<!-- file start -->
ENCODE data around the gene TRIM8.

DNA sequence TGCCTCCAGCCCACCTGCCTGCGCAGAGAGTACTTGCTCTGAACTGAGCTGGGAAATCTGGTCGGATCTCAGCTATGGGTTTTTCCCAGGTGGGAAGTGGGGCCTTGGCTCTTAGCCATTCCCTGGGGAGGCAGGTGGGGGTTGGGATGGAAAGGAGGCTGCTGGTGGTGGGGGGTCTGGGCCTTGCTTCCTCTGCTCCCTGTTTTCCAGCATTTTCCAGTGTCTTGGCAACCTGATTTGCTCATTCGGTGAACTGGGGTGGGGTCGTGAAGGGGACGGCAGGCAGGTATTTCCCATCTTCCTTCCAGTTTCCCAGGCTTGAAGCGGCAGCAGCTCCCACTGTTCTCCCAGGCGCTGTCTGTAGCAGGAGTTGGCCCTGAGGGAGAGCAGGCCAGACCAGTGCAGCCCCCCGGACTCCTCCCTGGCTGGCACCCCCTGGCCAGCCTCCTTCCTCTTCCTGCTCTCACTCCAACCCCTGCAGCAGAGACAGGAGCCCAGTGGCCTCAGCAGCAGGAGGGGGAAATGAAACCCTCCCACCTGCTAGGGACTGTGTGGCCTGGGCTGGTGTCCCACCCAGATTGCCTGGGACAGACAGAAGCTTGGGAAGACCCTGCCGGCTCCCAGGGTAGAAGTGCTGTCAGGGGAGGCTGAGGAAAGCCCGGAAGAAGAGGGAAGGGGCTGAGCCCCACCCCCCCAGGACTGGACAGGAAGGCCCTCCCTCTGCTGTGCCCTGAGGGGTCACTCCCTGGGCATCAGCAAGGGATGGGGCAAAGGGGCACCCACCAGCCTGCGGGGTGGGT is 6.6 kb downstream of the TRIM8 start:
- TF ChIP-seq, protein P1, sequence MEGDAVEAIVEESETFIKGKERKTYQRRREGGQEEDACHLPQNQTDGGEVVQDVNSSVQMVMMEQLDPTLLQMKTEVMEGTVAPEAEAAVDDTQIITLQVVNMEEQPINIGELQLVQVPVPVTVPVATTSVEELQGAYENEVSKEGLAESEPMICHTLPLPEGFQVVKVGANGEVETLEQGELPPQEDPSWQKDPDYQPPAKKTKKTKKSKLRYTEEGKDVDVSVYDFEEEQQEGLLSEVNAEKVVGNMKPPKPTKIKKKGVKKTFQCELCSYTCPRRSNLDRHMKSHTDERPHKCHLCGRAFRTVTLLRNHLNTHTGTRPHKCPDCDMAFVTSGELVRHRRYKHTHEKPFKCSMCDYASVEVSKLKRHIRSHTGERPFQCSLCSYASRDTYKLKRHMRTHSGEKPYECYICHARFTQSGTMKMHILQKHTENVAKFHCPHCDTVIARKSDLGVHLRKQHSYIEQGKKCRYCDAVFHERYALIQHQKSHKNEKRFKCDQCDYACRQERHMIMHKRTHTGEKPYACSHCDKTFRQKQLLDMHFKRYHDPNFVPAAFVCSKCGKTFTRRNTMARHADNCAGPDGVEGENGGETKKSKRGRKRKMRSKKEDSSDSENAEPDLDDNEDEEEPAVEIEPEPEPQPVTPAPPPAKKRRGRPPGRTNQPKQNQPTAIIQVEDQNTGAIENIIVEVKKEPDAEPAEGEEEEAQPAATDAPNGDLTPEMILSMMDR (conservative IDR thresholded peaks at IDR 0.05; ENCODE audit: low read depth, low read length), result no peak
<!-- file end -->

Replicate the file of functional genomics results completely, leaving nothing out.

ENCODE data around the gene TRIM8.

DNA sequence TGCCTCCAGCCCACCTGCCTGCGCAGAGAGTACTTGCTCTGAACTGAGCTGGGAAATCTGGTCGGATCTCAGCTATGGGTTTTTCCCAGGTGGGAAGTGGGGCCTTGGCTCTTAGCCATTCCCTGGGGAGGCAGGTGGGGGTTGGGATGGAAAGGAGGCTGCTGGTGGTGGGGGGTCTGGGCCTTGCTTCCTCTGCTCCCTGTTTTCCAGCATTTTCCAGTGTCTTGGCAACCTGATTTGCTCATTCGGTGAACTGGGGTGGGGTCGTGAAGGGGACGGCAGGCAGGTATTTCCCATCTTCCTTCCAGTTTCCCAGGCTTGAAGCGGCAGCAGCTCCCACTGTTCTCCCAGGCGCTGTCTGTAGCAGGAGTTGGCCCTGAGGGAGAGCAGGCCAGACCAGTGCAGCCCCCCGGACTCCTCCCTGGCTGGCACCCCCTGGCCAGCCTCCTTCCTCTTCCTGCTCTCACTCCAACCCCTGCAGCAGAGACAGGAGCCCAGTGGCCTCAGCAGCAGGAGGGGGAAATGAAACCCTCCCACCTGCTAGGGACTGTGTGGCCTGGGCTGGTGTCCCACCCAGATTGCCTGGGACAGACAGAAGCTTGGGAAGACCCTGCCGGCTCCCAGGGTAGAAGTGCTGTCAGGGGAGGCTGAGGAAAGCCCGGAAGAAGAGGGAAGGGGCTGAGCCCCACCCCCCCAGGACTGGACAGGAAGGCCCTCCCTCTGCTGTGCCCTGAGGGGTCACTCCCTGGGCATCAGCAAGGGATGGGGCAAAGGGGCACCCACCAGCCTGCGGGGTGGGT is 6.6 kb downstream of the TRIM8 start:
- TF ChIP-seq, protein P1, sequence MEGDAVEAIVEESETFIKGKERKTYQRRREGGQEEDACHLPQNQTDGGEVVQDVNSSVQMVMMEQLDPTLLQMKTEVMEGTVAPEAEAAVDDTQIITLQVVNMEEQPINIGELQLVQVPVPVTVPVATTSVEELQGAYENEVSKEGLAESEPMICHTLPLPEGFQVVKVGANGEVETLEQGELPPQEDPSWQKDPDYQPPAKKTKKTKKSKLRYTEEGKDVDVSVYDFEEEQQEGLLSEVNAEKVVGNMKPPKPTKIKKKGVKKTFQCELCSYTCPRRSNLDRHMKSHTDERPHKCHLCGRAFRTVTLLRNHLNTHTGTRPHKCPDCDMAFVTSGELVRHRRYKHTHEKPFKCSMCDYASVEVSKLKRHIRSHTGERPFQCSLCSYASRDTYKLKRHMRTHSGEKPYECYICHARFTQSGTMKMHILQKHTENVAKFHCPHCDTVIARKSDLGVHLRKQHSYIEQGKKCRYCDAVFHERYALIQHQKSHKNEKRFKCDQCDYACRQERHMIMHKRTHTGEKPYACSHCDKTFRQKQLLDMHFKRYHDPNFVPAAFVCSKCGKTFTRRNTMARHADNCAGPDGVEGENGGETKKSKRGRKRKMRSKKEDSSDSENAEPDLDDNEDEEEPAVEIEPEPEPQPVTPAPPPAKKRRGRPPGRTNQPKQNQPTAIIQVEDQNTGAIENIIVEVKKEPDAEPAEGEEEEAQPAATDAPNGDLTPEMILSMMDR (conservative IDR thresholded peaks at IDR 0.05; ENCODE audit: low read depth, low read length), result no peak